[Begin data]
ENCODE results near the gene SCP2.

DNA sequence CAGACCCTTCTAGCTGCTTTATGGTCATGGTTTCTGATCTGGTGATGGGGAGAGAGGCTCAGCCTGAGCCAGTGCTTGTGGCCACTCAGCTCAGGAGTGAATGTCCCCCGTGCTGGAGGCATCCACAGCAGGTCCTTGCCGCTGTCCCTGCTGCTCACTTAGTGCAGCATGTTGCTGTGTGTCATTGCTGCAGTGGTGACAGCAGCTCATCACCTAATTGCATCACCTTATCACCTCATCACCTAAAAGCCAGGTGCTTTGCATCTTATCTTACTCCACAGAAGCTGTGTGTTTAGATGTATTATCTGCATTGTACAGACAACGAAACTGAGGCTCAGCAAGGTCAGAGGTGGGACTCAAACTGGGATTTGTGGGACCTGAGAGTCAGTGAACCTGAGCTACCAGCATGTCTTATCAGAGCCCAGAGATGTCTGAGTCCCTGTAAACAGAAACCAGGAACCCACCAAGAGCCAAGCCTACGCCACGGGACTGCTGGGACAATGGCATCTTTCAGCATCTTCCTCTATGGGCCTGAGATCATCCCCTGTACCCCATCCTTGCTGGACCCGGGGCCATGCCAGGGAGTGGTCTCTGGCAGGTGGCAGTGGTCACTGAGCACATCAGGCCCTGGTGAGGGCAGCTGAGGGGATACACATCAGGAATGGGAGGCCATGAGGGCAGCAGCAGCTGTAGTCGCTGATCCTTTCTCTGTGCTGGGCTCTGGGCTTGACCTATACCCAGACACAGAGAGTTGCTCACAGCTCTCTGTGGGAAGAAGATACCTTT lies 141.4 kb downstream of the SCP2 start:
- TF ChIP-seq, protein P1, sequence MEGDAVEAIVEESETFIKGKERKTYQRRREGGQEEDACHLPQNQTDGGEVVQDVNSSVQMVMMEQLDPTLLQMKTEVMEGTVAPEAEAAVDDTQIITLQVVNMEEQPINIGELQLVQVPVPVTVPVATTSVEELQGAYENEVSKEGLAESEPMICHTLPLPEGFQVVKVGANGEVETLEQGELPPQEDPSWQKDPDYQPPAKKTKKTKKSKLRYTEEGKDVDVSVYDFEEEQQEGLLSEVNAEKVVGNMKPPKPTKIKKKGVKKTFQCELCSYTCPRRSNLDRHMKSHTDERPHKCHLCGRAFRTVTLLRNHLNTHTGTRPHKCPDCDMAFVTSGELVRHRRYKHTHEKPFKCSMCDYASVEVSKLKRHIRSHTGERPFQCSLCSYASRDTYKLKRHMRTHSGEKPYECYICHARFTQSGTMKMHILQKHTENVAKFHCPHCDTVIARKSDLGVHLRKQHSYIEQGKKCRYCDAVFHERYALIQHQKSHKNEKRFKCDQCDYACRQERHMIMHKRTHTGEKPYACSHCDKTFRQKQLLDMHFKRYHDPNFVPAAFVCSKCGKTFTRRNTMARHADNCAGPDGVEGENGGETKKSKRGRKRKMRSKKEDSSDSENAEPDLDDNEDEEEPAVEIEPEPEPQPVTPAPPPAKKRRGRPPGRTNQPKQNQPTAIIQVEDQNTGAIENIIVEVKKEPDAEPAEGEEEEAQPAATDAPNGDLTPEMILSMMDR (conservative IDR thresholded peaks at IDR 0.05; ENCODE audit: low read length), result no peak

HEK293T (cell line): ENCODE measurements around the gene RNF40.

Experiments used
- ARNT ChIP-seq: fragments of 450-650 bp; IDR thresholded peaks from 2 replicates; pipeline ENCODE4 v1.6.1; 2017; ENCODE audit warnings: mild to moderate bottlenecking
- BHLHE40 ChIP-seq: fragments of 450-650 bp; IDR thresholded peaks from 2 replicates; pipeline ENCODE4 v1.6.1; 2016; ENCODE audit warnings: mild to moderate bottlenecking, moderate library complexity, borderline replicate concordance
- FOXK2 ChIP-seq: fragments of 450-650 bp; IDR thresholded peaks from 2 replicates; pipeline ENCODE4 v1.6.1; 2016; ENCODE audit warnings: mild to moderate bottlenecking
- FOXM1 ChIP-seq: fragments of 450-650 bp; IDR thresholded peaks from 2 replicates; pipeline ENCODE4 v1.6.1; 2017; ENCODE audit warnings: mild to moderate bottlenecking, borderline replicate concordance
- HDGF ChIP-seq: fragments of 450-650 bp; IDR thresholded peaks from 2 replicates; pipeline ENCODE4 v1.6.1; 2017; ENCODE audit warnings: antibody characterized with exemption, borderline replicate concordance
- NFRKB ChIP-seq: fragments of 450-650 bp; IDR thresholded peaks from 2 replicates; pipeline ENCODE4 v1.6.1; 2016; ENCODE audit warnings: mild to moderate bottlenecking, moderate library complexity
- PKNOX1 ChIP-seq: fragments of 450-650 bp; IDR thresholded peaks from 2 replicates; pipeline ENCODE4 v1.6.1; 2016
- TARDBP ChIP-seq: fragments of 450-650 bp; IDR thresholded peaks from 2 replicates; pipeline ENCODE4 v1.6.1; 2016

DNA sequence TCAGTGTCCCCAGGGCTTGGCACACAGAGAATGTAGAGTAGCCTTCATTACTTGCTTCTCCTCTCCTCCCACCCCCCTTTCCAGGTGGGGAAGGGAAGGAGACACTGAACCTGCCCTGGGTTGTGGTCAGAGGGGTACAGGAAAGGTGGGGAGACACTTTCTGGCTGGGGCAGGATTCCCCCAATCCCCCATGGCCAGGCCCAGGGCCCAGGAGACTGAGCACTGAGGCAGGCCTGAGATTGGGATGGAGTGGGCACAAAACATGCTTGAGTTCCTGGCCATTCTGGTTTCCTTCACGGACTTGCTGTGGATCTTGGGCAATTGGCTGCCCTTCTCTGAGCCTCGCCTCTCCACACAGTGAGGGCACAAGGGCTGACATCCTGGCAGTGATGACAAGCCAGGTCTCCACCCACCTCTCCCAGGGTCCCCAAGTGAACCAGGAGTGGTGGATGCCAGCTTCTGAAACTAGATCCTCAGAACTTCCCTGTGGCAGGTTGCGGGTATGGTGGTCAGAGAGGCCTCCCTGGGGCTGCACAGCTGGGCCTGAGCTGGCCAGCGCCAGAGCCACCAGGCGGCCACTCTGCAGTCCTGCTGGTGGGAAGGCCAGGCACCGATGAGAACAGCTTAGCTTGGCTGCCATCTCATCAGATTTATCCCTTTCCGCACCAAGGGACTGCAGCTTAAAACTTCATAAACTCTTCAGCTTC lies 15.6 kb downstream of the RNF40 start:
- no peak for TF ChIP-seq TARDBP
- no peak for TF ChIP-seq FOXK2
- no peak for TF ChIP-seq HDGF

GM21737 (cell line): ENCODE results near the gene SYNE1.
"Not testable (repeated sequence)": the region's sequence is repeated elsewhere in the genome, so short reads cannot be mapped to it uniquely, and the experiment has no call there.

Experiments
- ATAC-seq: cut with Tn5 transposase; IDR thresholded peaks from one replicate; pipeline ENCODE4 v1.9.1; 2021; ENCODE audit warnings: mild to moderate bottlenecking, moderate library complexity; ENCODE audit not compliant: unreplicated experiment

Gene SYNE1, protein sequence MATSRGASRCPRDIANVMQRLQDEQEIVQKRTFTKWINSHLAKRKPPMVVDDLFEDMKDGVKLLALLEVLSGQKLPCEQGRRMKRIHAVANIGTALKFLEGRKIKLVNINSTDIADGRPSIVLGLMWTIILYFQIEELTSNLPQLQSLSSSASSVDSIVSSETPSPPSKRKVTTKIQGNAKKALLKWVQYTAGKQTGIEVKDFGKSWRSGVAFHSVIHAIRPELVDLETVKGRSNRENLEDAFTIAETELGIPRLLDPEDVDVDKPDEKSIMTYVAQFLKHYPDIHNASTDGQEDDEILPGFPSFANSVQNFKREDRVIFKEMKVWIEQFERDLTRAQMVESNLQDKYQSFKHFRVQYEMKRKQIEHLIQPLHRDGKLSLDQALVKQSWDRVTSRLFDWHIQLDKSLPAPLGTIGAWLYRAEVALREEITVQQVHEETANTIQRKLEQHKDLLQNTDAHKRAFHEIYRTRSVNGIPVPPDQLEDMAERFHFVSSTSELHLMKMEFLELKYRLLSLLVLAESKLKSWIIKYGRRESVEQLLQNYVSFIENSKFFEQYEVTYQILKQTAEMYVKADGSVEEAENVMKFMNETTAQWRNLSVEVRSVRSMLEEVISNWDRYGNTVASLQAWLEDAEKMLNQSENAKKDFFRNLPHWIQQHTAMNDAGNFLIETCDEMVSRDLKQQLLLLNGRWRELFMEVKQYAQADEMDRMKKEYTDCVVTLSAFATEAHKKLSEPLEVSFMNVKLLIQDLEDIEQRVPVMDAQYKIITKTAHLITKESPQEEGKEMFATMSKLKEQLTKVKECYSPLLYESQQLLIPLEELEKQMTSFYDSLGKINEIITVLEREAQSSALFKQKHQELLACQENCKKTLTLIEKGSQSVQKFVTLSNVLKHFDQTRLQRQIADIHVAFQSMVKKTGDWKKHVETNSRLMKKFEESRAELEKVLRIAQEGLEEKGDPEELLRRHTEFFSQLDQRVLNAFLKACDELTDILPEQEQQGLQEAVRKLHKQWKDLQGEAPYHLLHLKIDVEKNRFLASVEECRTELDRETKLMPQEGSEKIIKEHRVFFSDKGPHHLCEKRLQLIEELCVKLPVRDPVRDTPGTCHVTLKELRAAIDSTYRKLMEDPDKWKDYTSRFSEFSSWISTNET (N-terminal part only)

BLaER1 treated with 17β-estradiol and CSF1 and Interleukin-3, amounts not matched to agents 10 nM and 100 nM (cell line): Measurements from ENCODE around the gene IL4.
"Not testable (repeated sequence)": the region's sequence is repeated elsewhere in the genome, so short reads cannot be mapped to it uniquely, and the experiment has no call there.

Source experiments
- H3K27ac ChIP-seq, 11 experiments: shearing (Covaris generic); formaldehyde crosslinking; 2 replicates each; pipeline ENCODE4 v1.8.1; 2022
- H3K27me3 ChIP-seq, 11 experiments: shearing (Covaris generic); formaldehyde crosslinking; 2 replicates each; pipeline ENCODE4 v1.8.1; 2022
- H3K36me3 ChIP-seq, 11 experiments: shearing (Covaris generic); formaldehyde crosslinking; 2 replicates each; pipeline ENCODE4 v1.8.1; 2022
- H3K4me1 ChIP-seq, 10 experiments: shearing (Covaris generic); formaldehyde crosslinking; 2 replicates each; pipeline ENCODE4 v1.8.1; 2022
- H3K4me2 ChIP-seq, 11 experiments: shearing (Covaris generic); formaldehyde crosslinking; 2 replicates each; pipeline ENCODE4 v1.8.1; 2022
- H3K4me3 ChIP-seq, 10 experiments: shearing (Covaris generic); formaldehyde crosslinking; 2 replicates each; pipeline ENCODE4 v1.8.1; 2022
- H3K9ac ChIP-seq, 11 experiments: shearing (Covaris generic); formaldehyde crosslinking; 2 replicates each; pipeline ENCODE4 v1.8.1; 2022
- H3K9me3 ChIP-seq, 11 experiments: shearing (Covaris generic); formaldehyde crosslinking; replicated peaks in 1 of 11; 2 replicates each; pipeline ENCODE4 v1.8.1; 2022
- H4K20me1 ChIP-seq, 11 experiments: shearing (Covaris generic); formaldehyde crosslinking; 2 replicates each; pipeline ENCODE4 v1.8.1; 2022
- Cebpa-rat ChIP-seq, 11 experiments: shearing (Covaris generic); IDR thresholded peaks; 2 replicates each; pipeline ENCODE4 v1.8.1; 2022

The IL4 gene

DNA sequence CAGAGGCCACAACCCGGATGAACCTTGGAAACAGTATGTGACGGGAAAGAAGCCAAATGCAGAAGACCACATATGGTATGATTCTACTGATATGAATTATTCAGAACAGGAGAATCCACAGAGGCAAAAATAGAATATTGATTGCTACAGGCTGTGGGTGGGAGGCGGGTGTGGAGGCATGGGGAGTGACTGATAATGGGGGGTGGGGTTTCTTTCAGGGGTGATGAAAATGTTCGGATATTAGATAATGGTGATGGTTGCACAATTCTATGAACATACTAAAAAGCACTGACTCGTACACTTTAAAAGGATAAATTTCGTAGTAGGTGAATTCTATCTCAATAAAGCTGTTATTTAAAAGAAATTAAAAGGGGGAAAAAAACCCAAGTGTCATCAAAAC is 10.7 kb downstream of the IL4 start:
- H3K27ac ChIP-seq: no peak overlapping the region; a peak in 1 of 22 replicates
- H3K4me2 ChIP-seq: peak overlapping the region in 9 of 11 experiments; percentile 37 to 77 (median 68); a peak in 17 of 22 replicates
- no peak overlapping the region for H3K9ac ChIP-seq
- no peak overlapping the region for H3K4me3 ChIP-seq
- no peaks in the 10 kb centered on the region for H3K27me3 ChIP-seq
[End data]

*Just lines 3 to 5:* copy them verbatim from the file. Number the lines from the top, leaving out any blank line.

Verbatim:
- TF ChIP-seq, protein P1, sequence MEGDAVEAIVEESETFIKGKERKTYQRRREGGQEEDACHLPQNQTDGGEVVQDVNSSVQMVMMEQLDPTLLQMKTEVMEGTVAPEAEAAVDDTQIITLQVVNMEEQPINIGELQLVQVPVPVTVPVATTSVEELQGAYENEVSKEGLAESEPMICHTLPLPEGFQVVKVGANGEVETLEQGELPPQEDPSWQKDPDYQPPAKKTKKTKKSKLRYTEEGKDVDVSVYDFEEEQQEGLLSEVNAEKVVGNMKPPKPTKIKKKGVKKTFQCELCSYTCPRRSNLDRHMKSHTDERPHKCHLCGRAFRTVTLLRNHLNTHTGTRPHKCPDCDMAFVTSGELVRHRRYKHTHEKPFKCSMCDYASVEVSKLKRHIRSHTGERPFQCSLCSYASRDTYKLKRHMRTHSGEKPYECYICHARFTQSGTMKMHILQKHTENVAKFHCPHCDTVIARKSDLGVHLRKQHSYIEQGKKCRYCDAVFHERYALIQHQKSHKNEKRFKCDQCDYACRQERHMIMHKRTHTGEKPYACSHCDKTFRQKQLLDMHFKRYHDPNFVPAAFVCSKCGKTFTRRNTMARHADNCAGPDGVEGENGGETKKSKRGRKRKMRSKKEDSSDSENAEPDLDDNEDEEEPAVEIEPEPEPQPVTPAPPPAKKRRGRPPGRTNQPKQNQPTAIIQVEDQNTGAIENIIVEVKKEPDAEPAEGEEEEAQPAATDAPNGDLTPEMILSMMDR (conservative IDR thresholded peaks at IDR 0.05; ENCODE audit: low read length), result no peak

HEK293T (cell line): ENCODE measurements around the gene RNF40.

Experiments used